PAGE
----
Walking with the stars lighting his path and the northern lights dancing above, Guy Poole was missing his wife. It was a year and a half that she passed from a painful fight with diabetes, with the last few years of her life spent in tremendous pain.
As Poole soaked in the quiet night time air he was suddenly struck with inspiration. At that moment, he knew he would do something about diabetes. He returned home to sleep on what it could be.
It was over a cup of coffee the next morning when the idea of Liz’s Walk hit him.
“I thought if I walk across the province, across Labrador, maybe I could raise money,” he said. “Maybe we could get enough money to find a cure for diabetes.”
Unsure where the walk would take him or how long it would be, in 2006 Poole began a 200km journey from Pinsent’s Arm to Lodge Bay and all the access roads in between.
The walk could have ended there if it wasn’t for and encouraging note from a nine-year-old Natalie Dempster of Charlottetown, Labrador, who was diagnosed with Type-1 diabetes when she was six.
“It was my mom’s idea,” Dempster, now 15, said. “She thought it would be nice because I have that connection to him, where his wife passed away from diabetes.”
In the note it said ‘I hope you find a cure’.
“And that just struck a soft spot in my old heart,” Poole said. “And I told her I would keep walking until they find a cure or I can't walk no more. And I won't go back on my promise; I'm here for the long haul.”
Dempster had no idea how much of an impact it would have on him.
“When I wrote it I just thought it was a kind act, I didn't think anything of it. I was just happy to do it because he was giving so much. Never underestimate a kind word or a kind act, because it goes much farther than you'd ever expect or know.
Poole said it was a life-changing moment for him.
“I realized then that there are little girls and little boys that have this disease, and they're going to have it for the rest of their lives. My wife died with it, and she was really sick. I wouldn't want anyone out there to be as sick as my wife was.”
Every year since Poole has picked up where he left off. On Sunday, September 9, Poole and his support team left Churchill Falls before daylight and made their way toward Labrador West.
Poole walks approximately 30km each day, and the longest day was 37km. His walk begins an hour before daylight until 5-6pm.
It doesn’t get boring, he said.
“I've seen Labrador up close and personal. We've got beautiful country. When you walk the highway it's a great chance to think. We stop at dinner time and have a kittle. Smoked salmon or roast capelin, that's the kind of stuff I eat when I'm on the walk.”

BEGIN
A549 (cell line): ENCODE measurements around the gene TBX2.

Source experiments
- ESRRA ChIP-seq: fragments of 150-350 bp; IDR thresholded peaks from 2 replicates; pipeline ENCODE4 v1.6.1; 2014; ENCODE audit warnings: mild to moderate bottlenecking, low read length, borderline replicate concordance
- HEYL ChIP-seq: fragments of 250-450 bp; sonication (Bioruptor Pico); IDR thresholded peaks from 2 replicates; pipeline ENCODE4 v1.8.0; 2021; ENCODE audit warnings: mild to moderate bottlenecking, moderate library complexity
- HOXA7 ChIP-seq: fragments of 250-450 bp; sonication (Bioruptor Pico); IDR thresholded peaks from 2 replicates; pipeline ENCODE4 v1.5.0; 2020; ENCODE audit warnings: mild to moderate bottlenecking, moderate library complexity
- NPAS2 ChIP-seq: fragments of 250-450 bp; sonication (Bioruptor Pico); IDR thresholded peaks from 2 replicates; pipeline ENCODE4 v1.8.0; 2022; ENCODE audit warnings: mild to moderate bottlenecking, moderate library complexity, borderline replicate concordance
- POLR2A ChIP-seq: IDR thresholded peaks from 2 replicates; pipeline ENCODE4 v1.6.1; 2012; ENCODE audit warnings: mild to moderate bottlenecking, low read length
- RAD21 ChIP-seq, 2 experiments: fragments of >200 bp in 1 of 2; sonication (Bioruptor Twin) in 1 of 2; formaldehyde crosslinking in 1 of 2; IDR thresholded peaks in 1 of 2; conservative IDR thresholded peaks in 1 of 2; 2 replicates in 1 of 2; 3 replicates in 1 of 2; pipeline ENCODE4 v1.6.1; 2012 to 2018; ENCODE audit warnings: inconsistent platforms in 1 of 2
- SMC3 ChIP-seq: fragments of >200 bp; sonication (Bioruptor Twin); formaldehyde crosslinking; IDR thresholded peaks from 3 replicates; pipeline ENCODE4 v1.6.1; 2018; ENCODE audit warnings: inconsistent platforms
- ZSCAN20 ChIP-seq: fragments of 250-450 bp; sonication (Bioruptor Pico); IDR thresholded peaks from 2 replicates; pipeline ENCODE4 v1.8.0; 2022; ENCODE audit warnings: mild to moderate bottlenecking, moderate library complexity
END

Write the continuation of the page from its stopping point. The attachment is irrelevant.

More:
His team includes his brother-in-law, girlfriend, and friends who follow along in front of him in a truck, always keeping him in sight for safety.
“I wouldn't have been able to do it if it wasn't for the team of people that I've got. I can't walk 30 km and then walk back 30 and function the next day. They pick me up in the evening and bring me back to where I'm staying.”
As Poole stops in each community he’s greeted with supporters who walk the roads with him and give donations which go to the Canadian Diabetes Association for research. So far over $30,000 has been raised.
“I can't believe the support that I've had. All these people, strangers that I've never met before, coming out on the walk with me. This walk is the people's walk. Every year it seems to be growing. Now I'm here in Labrador City and Wabush and I can't believe the support I've been given. It's amazing.”
Pool said the walking would be worth it if just one person’s life is changed into living a healthier lifestyle, preventing Type-2 diabetes.
“But my ultimate dream is that they would find a cure, and then I could hang up my boots,” he said.
After seven years of delay due to medical complications, hospitalizations, and school commitments, Dempster was finally able to accomplish her dream of walking with Poole, and joined him for 15km her first day, and 10km to Poole’s final destination of the Labrador West/Quebec border.
Dempster said the walk with Poole has meant a lot to her.
“For him to have such heart and kindness to bring change to society and raise money and awareness for prevention to the lives of so many who suffer with diabetes, it's incredible. He's a great man for doing this. I think he has years left to do this, he's young at heart.”
A celebration was made by supporters as Poole crossed the Labrador border, where he accomplished his original goal he made in 2006.
But Poole said he’s not finished yet.
“We’ll pack it up and go home and get ready for next year,” he said.
Next year Poole will be 69, not that it means anything.
“Age is nothing. If you feel good, then what's age? You're only as good as you feel and right now I feel pretty good.”